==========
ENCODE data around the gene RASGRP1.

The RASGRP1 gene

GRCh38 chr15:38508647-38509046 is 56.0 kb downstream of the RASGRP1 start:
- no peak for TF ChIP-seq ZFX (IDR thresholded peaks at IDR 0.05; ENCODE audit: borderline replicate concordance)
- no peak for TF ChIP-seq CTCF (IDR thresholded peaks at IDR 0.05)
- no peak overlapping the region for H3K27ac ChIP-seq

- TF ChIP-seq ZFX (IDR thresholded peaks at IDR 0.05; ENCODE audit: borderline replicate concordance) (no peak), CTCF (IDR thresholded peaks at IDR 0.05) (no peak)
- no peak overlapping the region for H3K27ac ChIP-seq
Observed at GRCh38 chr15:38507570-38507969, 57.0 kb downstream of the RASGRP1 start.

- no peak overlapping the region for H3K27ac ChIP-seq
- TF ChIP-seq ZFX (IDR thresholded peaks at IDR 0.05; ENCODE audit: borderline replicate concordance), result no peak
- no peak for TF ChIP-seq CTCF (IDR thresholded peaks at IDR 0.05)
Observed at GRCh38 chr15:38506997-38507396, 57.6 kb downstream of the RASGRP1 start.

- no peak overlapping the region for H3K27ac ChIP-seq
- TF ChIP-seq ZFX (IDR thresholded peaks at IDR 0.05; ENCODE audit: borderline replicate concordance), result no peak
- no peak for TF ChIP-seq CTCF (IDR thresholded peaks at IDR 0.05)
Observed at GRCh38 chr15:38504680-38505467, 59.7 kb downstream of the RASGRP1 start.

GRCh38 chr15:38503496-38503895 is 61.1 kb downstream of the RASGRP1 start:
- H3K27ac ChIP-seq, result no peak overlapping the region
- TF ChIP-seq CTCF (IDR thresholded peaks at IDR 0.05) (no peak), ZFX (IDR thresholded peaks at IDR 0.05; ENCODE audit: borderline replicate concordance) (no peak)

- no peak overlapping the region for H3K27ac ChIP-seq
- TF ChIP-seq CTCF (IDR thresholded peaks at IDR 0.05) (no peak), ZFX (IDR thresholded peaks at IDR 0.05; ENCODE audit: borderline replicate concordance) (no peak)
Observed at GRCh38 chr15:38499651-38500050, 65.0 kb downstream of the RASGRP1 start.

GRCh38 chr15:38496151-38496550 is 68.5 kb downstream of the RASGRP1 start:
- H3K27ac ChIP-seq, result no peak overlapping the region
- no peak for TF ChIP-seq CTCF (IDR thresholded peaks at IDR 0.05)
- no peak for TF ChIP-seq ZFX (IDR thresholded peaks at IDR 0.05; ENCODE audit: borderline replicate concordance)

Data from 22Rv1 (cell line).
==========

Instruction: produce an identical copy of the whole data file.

ENCODE data around the gene RASGRP1.

The RASGRP1 gene

GRCh38 chr15:38508647-38509046 is 56.0 kb downstream of the RASGRP1 start:
- no peak for TF ChIP-seq ZFX (IDR thresholded peaks at IDR 0.05; ENCODE audit: borderline replicate concordance)
- no peak for TF ChIP-seq CTCF (IDR thresholded peaks at IDR 0.05)
- no peak overlapping the region for H3K27ac ChIP-seq

- TF ChIP-seq ZFX (IDR thresholded peaks at IDR 0.05; ENCODE audit: borderline replicate concordance) (no peak), CTCF (IDR thresholded peaks at IDR 0.05) (no peak)
- no peak overlapping the region for H3K27ac ChIP-seq
Observed at GRCh38 chr15:38507570-38507969, 57.0 kb downstream of the RASGRP1 start.

- no peak overlapping the region for H3K27ac ChIP-seq
- TF ChIP-seq ZFX (IDR thresholded peaks at IDR 0.05; ENCODE audit: borderline replicate concordance), result no peak
- no peak for TF ChIP-seq CTCF (IDR thresholded peaks at IDR 0.05)
Observed at GRCh38 chr15:38506997-38507396, 57.6 kb downstream of the RASGRP1 start.

- no peak overlapping the region for H3K27ac ChIP-seq
- TF ChIP-seq ZFX (IDR thresholded peaks at IDR 0.05; ENCODE audit: borderline replicate concordance), result no peak
- no peak for TF ChIP-seq CTCF (IDR thresholded peaks at IDR 0.05)
Observed at GRCh38 chr15:38504680-38505467, 59.7 kb downstream of the RASGRP1 start.

GRCh38 chr15:38503496-38503895 is 61.1 kb downstream of the RASGRP1 start:
- H3K27ac ChIP-seq, result no peak overlapping the region
- TF ChIP-seq CTCF (IDR thresholded peaks at IDR 0.05) (no peak), ZFX (IDR thresholded peaks at IDR 0.05; ENCODE audit: borderline replicate concordance) (no peak)

- no peak overlapping the region for H3K27ac ChIP-seq
- TF ChIP-seq CTCF (IDR thresholded peaks at IDR 0.05) (no peak), ZFX (IDR thresholded peaks at IDR 0.05; ENCODE audit: borderline replicate concordance) (no peak)
Observed at GRCh38 chr15:38499651-38500050, 65.0 kb downstream of the RASGRP1 start.

GRCh38 chr15:38496151-38496550 is 68.5 kb downstream of the RASGRP1 start:
- H3K27ac ChIP-seq, result no peak overlapping the region
- no peak for TF ChIP-seq CTCF (IDR thresholded peaks at IDR 0.05)
- no peak for TF ChIP-seq ZFX (IDR thresholded peaks at IDR 0.05; ENCODE audit: borderline replicate concordance)

Data from 22Rv1 (cell line).